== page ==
From Inception to Installation: Part 1: The Design and Planning Process

The Proposal

In early 2023 Mike Lipke, the president of Trillium Pacific Millwork, was contacted by Oregon State University to discuss the idea of having wood wall panels installed in a new OSU classroom. Having already worked with the college to create many of the facades incorporated into the new architecture at the College of Forestry, they were now being asked to create something truly special for the Starker Forests classroom.

TorZo, a subsidiary of TPM, is known for its unique ability to produce beautifully crafted wood surfaces using sustainable and recycled materials. Starker Forests, Inc is known for its excellence in forest management, education, and stewardship and donated the funds necessary to erect the new Peavy Hall building. And OSU is known for its renowned College of Forestry and dedication to research and policy for managing and sustaining working forest ecosystems. Naturally, the partnership of the three Oregon establishments was a perfect fit.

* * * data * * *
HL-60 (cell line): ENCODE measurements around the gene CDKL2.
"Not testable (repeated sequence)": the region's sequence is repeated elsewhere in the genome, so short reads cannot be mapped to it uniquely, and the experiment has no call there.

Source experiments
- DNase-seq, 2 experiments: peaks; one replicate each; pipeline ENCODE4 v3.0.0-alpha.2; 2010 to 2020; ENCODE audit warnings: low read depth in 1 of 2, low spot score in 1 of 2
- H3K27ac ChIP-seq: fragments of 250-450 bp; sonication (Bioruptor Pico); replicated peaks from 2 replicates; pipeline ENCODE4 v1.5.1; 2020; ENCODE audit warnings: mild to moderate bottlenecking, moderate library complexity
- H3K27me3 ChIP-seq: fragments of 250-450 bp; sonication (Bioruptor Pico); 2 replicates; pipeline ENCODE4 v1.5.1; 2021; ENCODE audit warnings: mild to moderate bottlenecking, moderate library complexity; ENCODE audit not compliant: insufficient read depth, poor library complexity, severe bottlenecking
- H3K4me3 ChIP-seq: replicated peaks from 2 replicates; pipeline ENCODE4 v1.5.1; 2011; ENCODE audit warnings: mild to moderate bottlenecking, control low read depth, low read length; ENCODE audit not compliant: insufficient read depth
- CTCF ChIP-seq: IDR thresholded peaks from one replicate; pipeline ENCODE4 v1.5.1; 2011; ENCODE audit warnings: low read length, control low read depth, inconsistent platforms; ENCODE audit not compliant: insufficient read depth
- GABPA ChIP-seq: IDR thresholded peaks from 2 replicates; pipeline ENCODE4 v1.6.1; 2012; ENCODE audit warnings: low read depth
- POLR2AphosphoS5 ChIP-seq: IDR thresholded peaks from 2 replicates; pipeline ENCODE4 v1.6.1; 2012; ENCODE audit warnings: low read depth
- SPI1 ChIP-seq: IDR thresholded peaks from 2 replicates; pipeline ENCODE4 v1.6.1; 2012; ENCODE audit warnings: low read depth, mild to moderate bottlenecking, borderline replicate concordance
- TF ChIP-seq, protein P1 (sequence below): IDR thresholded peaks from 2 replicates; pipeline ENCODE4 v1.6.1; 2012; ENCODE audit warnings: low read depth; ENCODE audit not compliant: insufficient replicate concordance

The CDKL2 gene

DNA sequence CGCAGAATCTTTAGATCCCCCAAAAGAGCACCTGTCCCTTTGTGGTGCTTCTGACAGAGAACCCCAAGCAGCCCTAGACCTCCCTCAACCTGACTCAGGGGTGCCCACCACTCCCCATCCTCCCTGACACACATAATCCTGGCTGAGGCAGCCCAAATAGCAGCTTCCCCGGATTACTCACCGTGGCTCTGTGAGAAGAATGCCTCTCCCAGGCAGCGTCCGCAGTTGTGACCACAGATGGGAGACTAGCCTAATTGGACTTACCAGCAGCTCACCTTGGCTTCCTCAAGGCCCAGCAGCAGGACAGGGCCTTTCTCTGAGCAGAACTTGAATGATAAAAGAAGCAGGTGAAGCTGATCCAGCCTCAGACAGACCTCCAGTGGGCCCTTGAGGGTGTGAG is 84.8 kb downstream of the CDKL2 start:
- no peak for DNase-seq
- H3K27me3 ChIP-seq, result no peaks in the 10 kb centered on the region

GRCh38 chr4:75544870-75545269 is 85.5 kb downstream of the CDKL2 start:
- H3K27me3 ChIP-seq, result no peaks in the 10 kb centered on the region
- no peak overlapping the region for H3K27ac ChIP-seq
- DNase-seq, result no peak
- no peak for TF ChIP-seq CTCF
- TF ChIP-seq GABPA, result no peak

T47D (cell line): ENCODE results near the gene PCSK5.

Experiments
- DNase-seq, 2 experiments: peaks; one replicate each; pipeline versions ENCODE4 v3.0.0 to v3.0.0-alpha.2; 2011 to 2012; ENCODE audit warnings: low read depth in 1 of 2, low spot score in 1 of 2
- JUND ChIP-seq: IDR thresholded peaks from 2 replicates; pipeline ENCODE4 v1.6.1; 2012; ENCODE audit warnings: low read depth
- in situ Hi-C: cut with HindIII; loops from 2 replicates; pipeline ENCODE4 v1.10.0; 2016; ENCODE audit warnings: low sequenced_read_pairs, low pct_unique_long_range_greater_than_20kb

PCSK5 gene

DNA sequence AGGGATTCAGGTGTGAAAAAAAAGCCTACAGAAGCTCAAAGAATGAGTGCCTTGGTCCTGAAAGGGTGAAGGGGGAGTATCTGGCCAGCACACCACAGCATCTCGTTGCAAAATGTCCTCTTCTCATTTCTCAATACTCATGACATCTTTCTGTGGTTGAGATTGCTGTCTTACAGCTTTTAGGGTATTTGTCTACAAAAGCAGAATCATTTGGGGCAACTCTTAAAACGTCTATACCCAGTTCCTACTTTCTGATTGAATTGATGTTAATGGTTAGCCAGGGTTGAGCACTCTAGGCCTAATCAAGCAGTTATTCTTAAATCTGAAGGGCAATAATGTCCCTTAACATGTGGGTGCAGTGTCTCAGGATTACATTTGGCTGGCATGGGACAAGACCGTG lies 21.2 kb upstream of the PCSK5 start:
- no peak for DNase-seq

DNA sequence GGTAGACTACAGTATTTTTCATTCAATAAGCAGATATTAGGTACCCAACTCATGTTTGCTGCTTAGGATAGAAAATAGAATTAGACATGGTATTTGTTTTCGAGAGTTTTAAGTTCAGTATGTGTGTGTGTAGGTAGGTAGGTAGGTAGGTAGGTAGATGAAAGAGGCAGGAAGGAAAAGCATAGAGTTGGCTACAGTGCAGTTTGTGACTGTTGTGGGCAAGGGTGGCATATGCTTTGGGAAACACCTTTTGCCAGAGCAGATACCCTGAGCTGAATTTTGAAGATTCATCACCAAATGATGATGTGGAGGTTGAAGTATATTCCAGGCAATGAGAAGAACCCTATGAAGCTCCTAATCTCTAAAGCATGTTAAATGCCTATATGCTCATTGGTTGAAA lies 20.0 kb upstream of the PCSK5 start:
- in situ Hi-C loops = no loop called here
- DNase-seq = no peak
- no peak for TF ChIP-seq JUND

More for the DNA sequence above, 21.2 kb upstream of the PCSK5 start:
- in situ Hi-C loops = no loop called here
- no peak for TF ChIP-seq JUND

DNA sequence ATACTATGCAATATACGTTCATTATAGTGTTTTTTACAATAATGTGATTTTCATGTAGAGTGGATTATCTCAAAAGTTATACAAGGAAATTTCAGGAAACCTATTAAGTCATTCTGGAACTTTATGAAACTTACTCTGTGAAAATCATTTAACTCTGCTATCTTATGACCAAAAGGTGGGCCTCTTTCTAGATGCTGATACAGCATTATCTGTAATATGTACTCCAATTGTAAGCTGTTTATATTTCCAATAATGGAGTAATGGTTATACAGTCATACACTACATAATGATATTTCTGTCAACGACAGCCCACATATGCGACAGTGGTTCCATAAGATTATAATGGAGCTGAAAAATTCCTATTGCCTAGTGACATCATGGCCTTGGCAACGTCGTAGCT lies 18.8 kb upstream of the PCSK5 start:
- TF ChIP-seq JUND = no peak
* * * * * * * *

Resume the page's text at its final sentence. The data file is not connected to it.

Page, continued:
The Partnership

TPM was an excellent choice for the job as they share a similar passion for the importance of wood and responsible forestry. The project called for sustainable wood panels that reference the meaningful research being done on the campus, specifically in the Starker Forests and the classroom of the same name, where the panels were to be installed. TPM had both the ability and perfect team to get the job done.

Eager to work with each other, it was a fast and easy agreement to get the project rolling. Initially, the design called for two 20′ wide wall panels to be installed on the back wall of the classroom. Creating unique wood surfaces is where Trillium Pacific Millwork shines, so the project was well within their skill set and all involved were excited to get the project started.

The Modifications

With the project green-lit, the teams got to work discussing and fine-tuning the details. One such detail was incorporating variable-thickness to wood strips to enhance the artistic character. And another was to cut out the outline of Mary’s Peak and other parts of the coast range along the top edge of the panels, further connecting the project to the Oregon landscape it referenced.  A great idea quickly became truly fantastic one. 

To add an additional layer of meaning, it was suggested we attach the various wood species in proportion to the percentage of each species in the Starker Forest. This took some extra due diligence and research, but was the final detail needed to have the perfect plan in place. The designing and panning was complete and ready to move along to the production process. Next up: sourcing and preparing the materials.